116 3rd St SE
Cedar Rapids, Iowa 52401
With Thanksgiving and Christmas coming, many of us will inevitably overeat at a meal or two. Leftovers are a particular attraction. But some of our neighbors rarely, if ever, have leftovers. Without food pantries in Linn and Johnson counties, they would have little to eat and not just during the holidays.
Our Iowa pride of caring for the “least of these” is well-founded. John Boller in Coralville and Kaila Rome in North Liberty make sure some hungry are fed. Those they help are not freeloaders, but hardworking poor. Rome says, “Most families we see are working either full-time, part-time or even at multiple jobs.” Others who depend on the pantries, are retired from middle class jobs, are housebound by age or health problems.
The Coralville Food Pantry, during the past 18 months, has made 4,830 home deliveries. Each delivery provides about 50 pounds of food. Over half of the families rely on the pantry for two or more meals a day. Boller, an ardent advocate in our area for dealing with hunger, and director of the Coralville Food Pantry, describes their obligation to the hungry with passion as he notes his pantry “has provided food to more than 10,000 people since 2009.” North Liberty’s pantry, opened in 1985, currently serves over 700 families each year.
The pantries make home deliveries to the infirm, those without easy transportation. In Coralville alone, the food bank buys 45,000 pounds of produce from local farmers. Income for our farmers means a reasonably balanced diet for many. Garden on-site, part of North Liberty Pantry, produces over 1,000 pounds of vegetables and fruit each growing season. That means nutritious and healthy food available to all their clients. It is calories and caring combined.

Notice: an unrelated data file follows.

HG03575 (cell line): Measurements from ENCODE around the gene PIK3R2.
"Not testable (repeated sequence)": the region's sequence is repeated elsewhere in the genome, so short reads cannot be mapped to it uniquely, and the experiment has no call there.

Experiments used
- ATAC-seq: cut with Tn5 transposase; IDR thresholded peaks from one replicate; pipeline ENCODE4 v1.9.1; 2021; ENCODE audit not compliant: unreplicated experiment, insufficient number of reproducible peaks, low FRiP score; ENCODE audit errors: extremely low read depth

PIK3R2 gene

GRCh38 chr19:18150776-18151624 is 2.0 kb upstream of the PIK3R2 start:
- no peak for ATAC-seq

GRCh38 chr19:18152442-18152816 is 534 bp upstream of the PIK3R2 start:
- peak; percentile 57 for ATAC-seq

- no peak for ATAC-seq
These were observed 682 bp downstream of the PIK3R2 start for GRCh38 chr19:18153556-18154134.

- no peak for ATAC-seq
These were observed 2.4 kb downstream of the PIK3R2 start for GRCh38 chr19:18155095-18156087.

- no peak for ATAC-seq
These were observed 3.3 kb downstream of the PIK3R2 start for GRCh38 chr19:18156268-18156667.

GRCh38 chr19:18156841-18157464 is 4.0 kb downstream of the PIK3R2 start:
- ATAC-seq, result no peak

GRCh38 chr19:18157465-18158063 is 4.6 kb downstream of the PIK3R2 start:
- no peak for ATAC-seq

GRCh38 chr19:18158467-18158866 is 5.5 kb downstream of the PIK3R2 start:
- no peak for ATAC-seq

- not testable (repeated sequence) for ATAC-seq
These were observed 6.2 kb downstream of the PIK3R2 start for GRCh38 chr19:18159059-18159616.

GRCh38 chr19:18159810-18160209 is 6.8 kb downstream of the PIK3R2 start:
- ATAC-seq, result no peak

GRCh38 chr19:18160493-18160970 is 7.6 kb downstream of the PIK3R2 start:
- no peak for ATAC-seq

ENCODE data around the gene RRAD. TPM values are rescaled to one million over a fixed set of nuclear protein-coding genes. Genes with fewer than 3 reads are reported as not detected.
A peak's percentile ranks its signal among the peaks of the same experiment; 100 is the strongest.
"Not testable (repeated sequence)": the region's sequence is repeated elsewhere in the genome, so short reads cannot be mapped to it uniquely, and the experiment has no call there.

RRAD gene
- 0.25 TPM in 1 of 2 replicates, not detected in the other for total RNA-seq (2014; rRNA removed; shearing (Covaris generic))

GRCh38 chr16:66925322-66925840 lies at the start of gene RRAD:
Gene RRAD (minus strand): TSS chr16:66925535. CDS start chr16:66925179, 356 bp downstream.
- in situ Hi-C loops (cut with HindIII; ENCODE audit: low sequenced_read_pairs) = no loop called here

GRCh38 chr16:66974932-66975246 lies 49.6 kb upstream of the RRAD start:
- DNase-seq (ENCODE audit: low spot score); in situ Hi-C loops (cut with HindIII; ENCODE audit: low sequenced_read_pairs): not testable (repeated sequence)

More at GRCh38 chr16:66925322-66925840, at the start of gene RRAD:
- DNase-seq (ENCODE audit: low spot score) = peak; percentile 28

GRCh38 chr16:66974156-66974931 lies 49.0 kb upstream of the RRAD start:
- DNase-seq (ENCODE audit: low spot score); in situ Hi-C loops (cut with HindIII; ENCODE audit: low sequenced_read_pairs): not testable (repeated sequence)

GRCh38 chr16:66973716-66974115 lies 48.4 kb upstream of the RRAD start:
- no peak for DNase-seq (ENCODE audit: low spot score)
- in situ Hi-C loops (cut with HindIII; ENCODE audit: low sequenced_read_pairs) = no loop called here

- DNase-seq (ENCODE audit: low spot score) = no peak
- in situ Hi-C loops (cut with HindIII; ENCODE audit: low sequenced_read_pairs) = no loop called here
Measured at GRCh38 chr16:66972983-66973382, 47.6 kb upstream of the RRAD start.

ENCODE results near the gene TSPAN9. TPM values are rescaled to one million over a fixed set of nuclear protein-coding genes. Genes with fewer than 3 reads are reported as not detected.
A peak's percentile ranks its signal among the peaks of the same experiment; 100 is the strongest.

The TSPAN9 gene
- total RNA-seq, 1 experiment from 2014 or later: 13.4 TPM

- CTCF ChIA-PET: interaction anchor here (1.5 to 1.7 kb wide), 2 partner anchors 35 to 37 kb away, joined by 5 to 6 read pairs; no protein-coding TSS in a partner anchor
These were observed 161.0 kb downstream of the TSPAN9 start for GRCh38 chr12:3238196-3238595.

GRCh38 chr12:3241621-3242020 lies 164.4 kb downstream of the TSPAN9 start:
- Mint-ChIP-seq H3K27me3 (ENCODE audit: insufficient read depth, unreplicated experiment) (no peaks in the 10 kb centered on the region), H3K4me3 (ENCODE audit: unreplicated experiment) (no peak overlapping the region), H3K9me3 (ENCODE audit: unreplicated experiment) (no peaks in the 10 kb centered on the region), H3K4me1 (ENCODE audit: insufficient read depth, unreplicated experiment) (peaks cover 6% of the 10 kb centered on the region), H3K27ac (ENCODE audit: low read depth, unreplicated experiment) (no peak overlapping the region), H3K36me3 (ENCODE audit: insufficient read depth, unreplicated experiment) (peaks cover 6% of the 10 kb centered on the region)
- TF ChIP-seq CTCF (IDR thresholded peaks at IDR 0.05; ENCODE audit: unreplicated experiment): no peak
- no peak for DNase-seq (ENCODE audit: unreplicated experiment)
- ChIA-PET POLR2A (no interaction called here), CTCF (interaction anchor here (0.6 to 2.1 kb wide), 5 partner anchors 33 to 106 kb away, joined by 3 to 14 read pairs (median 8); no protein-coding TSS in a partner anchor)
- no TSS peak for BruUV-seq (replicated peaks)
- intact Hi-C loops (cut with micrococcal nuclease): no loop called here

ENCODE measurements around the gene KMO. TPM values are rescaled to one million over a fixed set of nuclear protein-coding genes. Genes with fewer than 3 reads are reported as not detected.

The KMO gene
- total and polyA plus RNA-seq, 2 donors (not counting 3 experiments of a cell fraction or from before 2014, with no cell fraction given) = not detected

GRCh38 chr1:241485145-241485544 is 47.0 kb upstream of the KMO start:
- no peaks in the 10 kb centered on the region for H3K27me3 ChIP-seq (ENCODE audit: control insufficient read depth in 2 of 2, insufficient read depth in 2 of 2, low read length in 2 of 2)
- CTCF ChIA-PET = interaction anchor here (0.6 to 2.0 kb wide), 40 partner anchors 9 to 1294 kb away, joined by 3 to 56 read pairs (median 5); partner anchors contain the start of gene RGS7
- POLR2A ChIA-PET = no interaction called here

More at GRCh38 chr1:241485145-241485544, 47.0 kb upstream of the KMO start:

One recipient describes what the pantry means to her: “You have been so wonderful and caring. I can’t leave my home because I am too frail. You bring me so much wonderful food every week and I thank God for the food pantry every chance I get.”
Another older recipient wrote that he and his wife were raising their grandchildren and that “things are tight. I appreciate all you do to make sure we have enough food every week.”
A very special obligation the pantries feel is not in the home, but in the schools. Coralville, alone, delivered 25,000 lunches for youngsters who otherwise would not have had lunch as others did.
Feeding both young and old should not be a miracle. A minister has written: “We don’t truly understand how blessed we are in America. As Christians we are to feed the poor and help people who are in need. Feeding the needy is part of serving one another and as we serve others, we are serving Christ.” He noted that there are about two dozen passages about feeding the hungry in the Bible
The food banks are not sectarian, of course. They don’t have a worship test, but the minister implicitly challenges everyone to care about the hungry. Before we get to the leftovers, one way is to donate money to your local pantry. A good meal makes for a merry Christmas. And so does your good deed.
Norman Sherman of Coralville has worked extensively in politics, including as Vice President Hubert Humphrey’s press secretary, and authored a memoir “From Nowhere to Somewhere.”